For AI applications and similar workloads, TSMC has InFO with memory on substrate designed to integrate with HBM. This technology currently features RDL L/S of 2 μm /2 μm and is limited to a single reticle. In many ways TSMC is billing InFO_MS a performance-cost sensitive alternative to CoWoS.

InFO Ultra-High Density (InFO_UHD)

The two key parameters that drive performance and power is the writing density and bump pitch. That’s the goal behind the InFO Ultra-High Density packaging which TSMC has reported achieving 0.8/0.8 μm L/S for 500 wires/mm and features up to 10000 bonds/mm².

System-on-Integrated-Chips (SoIC)

Everything described above leads to SoIC. SoIC is their next-generation “true” 3D packaging technology. SoIC is a chip-on-wafer (CoW) stacking approach that allows mix-and-match integration of many different KGDs or even stacks of KGDs to be integrated together – varying in sizes and process nodes. It is both a face-to-face and face-to-back technology. Because from the outside, it looks like any other standard chip, you can actually combine an SoIC with existing technologies such as InFO, CoWoS, or flip-chip in the same package. Like the InFO_UHD, it currently features 10000 bonds/mm² and they believe they can eventually reach 1 million bonds/mm² with the introduction of “SoIC+”.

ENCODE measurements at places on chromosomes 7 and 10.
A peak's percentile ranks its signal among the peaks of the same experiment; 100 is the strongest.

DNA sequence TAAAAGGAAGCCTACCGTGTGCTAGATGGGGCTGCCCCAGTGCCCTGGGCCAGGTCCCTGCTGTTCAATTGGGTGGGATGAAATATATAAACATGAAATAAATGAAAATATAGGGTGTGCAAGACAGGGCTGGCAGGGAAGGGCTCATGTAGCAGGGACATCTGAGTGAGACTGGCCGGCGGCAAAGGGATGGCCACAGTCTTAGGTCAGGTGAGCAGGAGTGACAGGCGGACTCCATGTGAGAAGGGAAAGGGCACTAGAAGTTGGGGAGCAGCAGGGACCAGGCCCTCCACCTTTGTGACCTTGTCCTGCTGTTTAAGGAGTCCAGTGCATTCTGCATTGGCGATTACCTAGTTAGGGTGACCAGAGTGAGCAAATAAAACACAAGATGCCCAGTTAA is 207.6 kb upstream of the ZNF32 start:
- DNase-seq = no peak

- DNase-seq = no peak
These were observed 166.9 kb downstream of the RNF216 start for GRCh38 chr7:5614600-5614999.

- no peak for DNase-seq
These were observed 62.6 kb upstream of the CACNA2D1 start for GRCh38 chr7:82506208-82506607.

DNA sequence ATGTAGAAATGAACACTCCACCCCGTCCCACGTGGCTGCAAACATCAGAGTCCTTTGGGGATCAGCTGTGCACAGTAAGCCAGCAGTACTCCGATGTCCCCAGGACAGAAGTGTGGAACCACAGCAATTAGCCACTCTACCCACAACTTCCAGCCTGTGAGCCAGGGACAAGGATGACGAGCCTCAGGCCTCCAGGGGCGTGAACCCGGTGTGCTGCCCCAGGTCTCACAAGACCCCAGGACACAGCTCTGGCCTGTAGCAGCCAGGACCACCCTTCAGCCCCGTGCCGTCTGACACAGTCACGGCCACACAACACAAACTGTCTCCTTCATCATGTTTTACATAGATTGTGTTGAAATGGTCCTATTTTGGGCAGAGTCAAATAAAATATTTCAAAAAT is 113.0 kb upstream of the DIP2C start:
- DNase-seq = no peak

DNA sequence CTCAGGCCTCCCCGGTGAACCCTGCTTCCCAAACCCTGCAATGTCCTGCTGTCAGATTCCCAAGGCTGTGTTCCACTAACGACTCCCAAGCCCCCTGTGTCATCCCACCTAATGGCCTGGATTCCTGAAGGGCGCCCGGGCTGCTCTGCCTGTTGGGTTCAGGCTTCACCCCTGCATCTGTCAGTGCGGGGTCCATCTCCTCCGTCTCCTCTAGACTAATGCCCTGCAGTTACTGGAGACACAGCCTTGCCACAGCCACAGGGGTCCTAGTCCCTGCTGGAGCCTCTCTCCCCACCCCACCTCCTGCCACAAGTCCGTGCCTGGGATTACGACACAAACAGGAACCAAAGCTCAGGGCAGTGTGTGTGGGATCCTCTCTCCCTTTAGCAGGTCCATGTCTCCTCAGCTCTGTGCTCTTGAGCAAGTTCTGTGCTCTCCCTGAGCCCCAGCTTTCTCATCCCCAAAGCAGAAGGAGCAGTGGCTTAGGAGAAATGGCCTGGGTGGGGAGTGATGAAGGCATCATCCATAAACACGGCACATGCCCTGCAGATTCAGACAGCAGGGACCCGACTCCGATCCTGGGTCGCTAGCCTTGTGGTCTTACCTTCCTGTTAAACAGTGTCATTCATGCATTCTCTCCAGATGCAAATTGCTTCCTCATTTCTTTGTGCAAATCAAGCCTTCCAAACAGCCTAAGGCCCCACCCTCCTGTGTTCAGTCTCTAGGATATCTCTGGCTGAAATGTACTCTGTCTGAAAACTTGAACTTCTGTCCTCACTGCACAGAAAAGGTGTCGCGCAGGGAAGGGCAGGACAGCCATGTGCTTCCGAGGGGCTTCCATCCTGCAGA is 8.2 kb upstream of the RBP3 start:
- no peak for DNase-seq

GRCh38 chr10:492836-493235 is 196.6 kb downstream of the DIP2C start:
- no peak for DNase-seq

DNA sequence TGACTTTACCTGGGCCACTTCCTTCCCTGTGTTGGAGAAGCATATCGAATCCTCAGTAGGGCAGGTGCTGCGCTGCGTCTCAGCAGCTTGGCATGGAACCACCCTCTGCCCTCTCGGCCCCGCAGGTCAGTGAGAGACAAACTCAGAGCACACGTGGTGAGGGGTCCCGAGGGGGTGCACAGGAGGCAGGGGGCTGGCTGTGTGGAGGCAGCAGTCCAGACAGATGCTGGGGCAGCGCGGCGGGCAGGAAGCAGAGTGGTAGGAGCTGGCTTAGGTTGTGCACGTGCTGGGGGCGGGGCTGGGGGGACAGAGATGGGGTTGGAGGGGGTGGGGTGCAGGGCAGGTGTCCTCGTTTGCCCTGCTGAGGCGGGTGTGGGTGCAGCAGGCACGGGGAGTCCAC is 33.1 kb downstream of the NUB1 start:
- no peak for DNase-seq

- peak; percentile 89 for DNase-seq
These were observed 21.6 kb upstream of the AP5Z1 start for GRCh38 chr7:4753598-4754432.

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Anon

Regarding N7->N7P: Would AMD get all their Zen 2 Chiplets made on this henceforth, meaning that we can expect to see an improvement in chiplet performance in late Q3 or Q4 in all Zen 2 products? The 3950x has a advertised boost clock of 4.7GHz. They have working 8 core chiplets, but most of them struggle to hit 4.5-4.6GHz even on a single core: Could this be the reason why the 3950x 16core part didn’t get released along side the 3900x and 3800x? Could the same be true for Navi and Big Navi, meaning that RX 5800/5900 XT etc. has… Read more »

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I don’t think AMD has the money and time to start using every type of manufacturing process TSMC will offer today and in the future. AMD will move trait to 5nm when it feels it’s necessary.

Anon
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Anon

You’re missing this part: “N7P is an optimized, DUV-based, process which uses the same design rules and is fully IP-compatible with N7.”
So they don’t have to do any redesign. I would even suspect that the coming R9 3900 12core 65W! could be N7P, it would fit with my original timeline of late Q3 or Q4.

-Anon Engineer